David has answered this better than I could. I only want to add that I didn’t write that melodic hits are “everything” — rather that a gift for melody is essential in a real composer, and is certified as a gift by its reception with a good-sized audience, hence the shorthand of Hits.

            But as for the H-word — Gershwin came up that way and so did Brahms in part, the later establishing his name with songs and waltzes and very melodic chamber music, building up to the orchestral works. By the time he got there he had an audience waiting.

        • Alistair Hinton says:

          “To A Hinton re your replies to David R. Osborne:

          Yes exhausting.

          You seem to have no idea of how exhausting and discouraging your prose is, like a tangle of blackberry brambles obscuring even the path on which you pretend to await the answers you’ve demanded.”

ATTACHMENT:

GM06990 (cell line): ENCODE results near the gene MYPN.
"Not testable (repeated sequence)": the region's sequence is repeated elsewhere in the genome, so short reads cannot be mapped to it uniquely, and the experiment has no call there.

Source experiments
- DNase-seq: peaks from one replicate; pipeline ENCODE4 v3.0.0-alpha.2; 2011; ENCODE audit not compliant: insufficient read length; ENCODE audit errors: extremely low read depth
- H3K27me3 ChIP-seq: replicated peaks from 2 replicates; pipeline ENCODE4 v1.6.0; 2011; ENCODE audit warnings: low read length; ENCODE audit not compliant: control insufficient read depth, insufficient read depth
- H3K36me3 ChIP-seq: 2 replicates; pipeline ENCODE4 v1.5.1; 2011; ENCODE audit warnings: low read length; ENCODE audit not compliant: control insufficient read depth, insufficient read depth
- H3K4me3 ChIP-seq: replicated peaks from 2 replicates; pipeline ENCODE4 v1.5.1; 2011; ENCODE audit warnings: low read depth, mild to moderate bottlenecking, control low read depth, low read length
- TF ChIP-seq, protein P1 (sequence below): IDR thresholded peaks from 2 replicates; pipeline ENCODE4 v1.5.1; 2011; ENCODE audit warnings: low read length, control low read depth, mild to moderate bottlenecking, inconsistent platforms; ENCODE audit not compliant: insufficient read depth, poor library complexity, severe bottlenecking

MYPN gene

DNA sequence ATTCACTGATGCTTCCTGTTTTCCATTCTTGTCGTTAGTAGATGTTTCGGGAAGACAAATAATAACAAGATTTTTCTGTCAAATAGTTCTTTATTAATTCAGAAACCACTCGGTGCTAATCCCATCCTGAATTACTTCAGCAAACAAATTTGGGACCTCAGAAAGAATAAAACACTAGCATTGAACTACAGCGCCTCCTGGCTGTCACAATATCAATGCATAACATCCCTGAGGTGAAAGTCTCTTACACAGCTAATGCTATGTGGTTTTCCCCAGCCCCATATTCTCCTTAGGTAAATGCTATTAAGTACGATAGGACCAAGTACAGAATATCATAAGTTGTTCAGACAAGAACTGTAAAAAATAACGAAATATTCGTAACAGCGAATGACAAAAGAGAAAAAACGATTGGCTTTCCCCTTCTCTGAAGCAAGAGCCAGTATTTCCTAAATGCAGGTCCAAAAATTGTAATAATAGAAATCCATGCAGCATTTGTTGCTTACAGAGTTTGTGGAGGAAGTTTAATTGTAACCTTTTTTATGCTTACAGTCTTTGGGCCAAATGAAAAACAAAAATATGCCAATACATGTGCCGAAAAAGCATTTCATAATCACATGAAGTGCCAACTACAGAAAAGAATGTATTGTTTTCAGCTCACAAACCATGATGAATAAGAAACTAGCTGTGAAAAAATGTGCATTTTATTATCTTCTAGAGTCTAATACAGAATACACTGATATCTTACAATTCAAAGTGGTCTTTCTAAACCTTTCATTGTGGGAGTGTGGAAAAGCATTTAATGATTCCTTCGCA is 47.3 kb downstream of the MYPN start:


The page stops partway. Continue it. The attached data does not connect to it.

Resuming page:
Actually, it’s much simpler that you appear to thinkit to be; I couldn’t care less. Enjoy any blackberries hat you might nevertheless be able to pick therefrom.

          • buxtehude says:

            Simple maybe but unreadable nonetheless.

            As for your not caring less, it’s what I suspected but I gave you the benefit of the doubt. Full steam ahead AH! Enjoy the iceberg when it appears.

      • David R Osborne says:

        Standard repertoire: Works that feature regularly in seasons around the world, and for the most part have held that position since they were first performed. All these works share one essential feature: They bring mainstream audiences to the opera house or concert hall.

        So no Henze, no Zimmermann and no Messiaen. Sorry. Get the mainstream right, get back to growing and diversifying our audience, then we can worry about keeping the avant-garde chugging along. On the fringe where they belong. If they’re good and stop ruining it for everybody else.

        And yes, there are way too many composers, a problem that is 100% the creation of the academic imperative, the self perpetuating need to teach.